The ISL events will be designed to be more about the presentation of the event rather than “just swimming back and forth” as Grothe put it. He even compared it to when he swam at the 2015 Duel in the Pool in Indianapolis and the 2017 Energy Standard meet in Rome after the Budapest World Championships.


The IU Natatorium set up for the 2015 Duel in the Pool complete with video boards, temporary seating and LED lights. All about presentation rather than just the swimming itself. Photo Courtesy: Peter H. Bick

Grothe, who won’t be able to swim any of his stronger events over 200 meters in the ISL, is still excited to try something new with the league. Like a lot of the other American swimmers, he doesn’t have a lot of experience with short course meters.

“Short course meters disrupts my cadence and stroke count. I have to take about one and a half to two more strokes per 25 which can throw you off. But my teammates (at Indiana University) like Blake (Pieroni) have been really excited about it so it has gotten me excited.”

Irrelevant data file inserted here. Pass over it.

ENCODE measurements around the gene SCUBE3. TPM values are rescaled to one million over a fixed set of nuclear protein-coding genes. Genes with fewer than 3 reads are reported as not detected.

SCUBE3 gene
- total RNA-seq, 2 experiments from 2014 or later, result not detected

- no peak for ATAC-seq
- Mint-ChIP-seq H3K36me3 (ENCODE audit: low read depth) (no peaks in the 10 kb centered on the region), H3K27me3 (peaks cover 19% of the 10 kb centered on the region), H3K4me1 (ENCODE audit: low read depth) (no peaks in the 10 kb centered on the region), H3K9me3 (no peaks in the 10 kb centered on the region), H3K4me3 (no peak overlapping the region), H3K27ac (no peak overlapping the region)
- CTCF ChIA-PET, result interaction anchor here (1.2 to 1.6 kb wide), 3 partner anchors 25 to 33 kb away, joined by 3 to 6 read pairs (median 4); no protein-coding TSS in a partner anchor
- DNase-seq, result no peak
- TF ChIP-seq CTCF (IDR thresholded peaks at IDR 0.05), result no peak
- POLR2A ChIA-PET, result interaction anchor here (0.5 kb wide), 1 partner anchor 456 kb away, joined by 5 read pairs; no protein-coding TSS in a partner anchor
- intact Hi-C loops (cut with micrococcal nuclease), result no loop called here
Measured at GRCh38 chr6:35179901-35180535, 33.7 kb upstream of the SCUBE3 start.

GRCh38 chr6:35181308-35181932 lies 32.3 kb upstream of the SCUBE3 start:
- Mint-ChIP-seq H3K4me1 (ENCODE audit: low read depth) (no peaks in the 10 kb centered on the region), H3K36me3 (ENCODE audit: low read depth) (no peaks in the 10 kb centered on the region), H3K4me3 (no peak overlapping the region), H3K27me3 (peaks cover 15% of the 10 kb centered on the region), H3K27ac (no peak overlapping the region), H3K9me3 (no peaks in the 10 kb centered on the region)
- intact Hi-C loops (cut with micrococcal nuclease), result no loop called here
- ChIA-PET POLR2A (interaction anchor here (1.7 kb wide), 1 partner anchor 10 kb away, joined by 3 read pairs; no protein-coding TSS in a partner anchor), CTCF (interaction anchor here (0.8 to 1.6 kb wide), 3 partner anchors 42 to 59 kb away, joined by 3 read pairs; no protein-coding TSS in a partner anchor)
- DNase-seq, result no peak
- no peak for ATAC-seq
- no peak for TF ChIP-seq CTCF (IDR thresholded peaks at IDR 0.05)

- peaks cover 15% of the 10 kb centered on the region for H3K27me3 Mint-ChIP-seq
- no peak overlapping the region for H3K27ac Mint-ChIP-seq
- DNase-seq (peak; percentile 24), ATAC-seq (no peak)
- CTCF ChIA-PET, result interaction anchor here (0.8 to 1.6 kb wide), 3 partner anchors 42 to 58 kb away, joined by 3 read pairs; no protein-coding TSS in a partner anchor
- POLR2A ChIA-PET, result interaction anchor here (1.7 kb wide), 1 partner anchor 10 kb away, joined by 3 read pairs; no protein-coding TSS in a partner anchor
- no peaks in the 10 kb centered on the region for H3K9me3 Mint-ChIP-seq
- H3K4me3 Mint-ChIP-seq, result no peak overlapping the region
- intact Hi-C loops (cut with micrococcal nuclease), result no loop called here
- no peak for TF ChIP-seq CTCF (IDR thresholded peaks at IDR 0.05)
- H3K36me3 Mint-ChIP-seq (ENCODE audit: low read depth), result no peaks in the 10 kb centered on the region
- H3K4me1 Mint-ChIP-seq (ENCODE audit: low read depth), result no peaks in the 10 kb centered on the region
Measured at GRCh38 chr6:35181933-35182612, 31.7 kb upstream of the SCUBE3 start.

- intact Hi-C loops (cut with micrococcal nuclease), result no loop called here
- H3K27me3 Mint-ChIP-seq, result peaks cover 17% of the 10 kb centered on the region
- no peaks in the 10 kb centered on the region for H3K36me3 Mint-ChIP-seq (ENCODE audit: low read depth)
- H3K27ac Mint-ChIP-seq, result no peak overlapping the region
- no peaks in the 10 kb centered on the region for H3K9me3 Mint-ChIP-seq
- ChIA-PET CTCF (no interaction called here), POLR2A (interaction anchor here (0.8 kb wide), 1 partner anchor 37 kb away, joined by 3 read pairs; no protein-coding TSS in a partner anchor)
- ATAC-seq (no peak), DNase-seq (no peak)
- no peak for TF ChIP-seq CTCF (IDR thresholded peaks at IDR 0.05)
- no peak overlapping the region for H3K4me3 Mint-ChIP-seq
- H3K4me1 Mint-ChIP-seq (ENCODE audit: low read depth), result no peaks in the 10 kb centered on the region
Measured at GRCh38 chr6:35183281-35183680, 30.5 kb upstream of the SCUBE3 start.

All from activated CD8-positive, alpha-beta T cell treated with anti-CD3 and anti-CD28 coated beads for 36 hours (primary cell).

In the long term, he is hoping the ISL can provide an end goal for swimmers that have lesser chances at making the Olympic team.

“I want kids to go through their careers and have dreams to be on a pro team and not just be an Olympian.”

Grothe will be swimming alongside his DC Trident teammates at the very first ISL meet in Indianapolis October 5-6. Tickets are on sale for purchase here.